In 2010, providers who self-referred likely made 400,000 more referrals for advanced imaging services than they would have had they not been self-referring, with the extra referrals costing Medicare approximately $109 million, according to a report from the Government Accountability Office (GAO).
“To the extent that these additional referrals were unnecessary, they pose unacceptable risks for beneficiaries, particularly in the case of CT services, which involve the use of ionizing radiation that has been linked to an increased risk of developing cancer,” read a statement issued by the GAO.
The report outlined that from 2004 through 2010, the number of advanced imaging services increased faster among those that were self-referred. During this period, the number of self-referred MRI services increased by more than 80 percent, compared with a 12 percent increase of non-self-referred MRI services, according to the GAO.
Looking at the impact on costs, self-referred MRI and CT expenditures increased 55 percent and 67 percent, respectively, between 2004 and 2010, according to the report. At the same time, non-self-referred MRI service expenditures fell 8 percent, while non-self-referred CT services grew 5 percent.
The analysis also showed that providers’ referrals of MRI and CT services increased substantially the year after they began to self-refer or joined a group practice that already self-referred. “Providers that began self-referring in 2009--referred to as switchers--increased MRI and CT referrals on average by about 67 percent in 2010 compared to 2008.”
For example, the yearly average number of MRI referrals made by “switchers” increased from 25.1 in 2008 to 42.0 in 2010, while the average number of referrals for non-self-referrers and even those that had remained self-referrers declined, according to the GAO statement. “This comparison suggests that the increase in the average number of referrals for switchers was not due to a general increase in the use of imaging services among all providers.”
The GAO made three recommendations to the Centers for Medicare & Medicaid Services (CMS) designed to help the organization identify self-referrals and address increases in these services:
- CMS should require providers to indicate whether the advanced imaging services for which a provider bills Medicare are self-referred or not and insert a “self-referral flag” on the Medicare Part B claims form.
- CMS should determine and implement a payment reduction for self-referred advanced imaging services.
- CMS should determine and implement an approach to ensure appropriateness of advanced imaging services referred by self-referring providers.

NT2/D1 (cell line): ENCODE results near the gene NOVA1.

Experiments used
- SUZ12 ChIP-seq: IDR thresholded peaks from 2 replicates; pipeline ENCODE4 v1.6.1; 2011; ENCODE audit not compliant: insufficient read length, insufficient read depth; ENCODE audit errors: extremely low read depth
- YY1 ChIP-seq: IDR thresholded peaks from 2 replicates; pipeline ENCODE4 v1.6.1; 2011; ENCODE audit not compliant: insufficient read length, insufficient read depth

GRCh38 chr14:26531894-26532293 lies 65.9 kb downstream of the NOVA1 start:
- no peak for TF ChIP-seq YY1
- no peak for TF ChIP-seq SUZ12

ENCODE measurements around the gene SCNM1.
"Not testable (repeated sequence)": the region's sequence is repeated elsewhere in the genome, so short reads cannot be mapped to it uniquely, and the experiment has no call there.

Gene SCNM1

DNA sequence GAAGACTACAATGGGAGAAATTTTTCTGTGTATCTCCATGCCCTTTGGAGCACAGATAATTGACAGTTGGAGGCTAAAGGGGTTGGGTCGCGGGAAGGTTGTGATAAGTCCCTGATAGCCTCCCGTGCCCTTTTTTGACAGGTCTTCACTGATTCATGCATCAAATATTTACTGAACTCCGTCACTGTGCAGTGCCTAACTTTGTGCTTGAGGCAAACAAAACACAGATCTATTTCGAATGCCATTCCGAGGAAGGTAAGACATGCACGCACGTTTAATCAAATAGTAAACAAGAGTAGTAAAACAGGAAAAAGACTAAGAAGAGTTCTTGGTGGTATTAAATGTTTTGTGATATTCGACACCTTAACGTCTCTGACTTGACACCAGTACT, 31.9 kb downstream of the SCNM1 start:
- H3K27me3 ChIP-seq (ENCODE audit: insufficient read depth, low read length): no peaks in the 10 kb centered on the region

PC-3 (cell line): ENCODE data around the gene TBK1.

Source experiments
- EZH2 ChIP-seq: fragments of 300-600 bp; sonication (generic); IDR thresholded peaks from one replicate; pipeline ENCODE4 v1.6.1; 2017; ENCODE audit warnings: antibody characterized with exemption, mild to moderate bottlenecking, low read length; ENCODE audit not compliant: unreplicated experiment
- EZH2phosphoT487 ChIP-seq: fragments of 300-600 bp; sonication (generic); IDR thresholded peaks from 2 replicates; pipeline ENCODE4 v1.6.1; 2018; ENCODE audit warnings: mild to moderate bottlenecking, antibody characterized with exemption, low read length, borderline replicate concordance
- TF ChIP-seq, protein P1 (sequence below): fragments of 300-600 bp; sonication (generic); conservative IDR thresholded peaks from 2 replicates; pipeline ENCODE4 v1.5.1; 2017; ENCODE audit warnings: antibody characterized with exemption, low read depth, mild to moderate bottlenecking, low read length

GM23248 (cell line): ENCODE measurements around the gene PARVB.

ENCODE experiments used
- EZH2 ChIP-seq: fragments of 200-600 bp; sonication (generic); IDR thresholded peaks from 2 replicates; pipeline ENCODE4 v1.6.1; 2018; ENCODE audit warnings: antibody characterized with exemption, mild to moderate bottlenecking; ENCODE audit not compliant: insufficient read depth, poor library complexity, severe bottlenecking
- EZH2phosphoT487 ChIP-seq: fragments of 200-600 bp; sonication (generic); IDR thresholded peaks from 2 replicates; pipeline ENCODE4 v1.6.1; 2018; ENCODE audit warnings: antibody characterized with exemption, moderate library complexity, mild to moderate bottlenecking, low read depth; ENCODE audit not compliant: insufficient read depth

Two professional associations, the Medical Imaging & Technology Alliance (MITA) and the American Medical Group Association (AMGA), issued statements questioning the report’s conclusions and urged policymakers not to interfere with current care models.
“Efforts to limit physicians would threaten patient access to healthcare providers and technologies while obstructing coordinated care models that have been proven to lower costs and improve care,” said Gail Rodriguez, executive director of MITA. “As an alternative to picking winners and losers among providers, policymakers should incentivize the use of physician-developed appropriateness criteria to inform decisions between patients and their doctors.”
Donald W. Fisher, PhD, AMGA's president and CEO, said the GAO report doesn’t recognize the value of integrated systems of care and multispecialty medical groups. “At a time when the federal government is providing incentives for healthcare providers to integrate care delivery, such as in the Medicare Shared Savings Program, I would strongly urge federal policymakers to not rush to judgment based on a single report. Patients deserve to have access to coordinated care which is most effectively delivered by multispecialty medical groups and other organized systems of care,” read Fisher’s statement.
In contrast, the Alliance for Integrity in Medicine applauded the GAO and wrote that the findings substanitiated the organization's concerns about the in-office ancillary service (IOAS) exception to the self-referral law. The organization urged Congress to consider the report and enact legislation to remove advanced diagnostic imaging, anatomic pathology, radiation therapy and physical therapy from the IOAS exception.